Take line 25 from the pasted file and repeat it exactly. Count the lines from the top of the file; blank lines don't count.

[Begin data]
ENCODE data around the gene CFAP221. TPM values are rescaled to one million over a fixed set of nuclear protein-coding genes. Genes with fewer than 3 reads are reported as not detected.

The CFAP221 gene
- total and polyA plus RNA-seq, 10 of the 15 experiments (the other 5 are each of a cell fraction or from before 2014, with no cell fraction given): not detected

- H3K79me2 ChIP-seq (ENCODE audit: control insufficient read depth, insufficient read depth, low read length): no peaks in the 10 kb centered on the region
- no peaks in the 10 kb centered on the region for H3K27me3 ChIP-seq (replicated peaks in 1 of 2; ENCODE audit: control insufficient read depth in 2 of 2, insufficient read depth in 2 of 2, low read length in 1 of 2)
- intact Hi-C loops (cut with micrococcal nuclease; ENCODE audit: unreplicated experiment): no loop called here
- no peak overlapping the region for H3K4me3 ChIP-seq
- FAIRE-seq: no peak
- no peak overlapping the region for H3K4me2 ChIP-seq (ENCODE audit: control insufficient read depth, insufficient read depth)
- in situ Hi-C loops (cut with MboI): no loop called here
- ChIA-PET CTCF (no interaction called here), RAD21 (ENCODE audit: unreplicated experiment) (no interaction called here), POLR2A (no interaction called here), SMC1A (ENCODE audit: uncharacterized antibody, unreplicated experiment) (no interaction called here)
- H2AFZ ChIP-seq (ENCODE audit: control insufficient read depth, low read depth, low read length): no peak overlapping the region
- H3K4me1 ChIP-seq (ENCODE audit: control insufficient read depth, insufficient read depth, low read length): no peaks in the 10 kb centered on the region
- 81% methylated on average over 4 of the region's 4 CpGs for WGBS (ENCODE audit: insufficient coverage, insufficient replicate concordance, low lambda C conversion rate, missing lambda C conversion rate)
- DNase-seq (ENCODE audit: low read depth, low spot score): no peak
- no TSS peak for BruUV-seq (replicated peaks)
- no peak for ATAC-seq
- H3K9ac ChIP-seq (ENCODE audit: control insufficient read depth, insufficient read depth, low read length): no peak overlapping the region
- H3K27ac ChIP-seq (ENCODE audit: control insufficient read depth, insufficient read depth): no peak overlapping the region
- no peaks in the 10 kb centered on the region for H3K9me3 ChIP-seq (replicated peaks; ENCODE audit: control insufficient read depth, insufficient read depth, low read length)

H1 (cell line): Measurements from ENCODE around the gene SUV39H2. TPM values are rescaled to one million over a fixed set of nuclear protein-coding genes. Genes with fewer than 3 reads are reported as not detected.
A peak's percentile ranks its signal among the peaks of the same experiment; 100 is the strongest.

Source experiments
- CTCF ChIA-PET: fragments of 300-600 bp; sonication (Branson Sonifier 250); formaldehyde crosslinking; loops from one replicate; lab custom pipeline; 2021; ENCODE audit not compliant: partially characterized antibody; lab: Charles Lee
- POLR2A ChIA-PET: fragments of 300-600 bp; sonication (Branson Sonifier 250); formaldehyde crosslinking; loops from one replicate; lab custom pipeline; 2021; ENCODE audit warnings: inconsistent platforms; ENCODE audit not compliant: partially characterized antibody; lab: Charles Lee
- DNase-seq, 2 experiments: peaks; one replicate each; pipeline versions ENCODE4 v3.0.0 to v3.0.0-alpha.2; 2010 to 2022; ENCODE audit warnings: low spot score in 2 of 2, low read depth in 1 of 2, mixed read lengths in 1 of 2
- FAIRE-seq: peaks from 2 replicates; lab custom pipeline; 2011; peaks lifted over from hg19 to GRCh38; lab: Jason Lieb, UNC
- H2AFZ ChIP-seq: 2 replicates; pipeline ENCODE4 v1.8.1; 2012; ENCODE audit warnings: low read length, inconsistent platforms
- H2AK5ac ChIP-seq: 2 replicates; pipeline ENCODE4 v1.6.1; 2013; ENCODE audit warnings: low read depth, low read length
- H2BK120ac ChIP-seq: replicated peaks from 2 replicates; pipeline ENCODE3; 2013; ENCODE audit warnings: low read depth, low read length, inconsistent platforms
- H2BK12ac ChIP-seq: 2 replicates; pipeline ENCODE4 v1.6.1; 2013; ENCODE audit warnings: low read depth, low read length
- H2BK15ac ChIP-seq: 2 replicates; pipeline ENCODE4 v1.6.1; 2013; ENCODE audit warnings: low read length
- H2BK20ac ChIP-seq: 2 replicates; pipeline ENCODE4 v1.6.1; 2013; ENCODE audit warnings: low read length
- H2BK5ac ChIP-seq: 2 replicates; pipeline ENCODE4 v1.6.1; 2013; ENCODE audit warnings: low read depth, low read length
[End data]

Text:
- POLR2A ChIA-PET: fragments of 300-600 bp; sonication (Branson Sonifier 250); formaldehyde crosslinking; loops from one replicate; lab custom pipeline; 2021; ENCODE audit warnings: inconsistent platforms; ENCODE audit not compliant: partially characterized antibody; lab: Charles Lee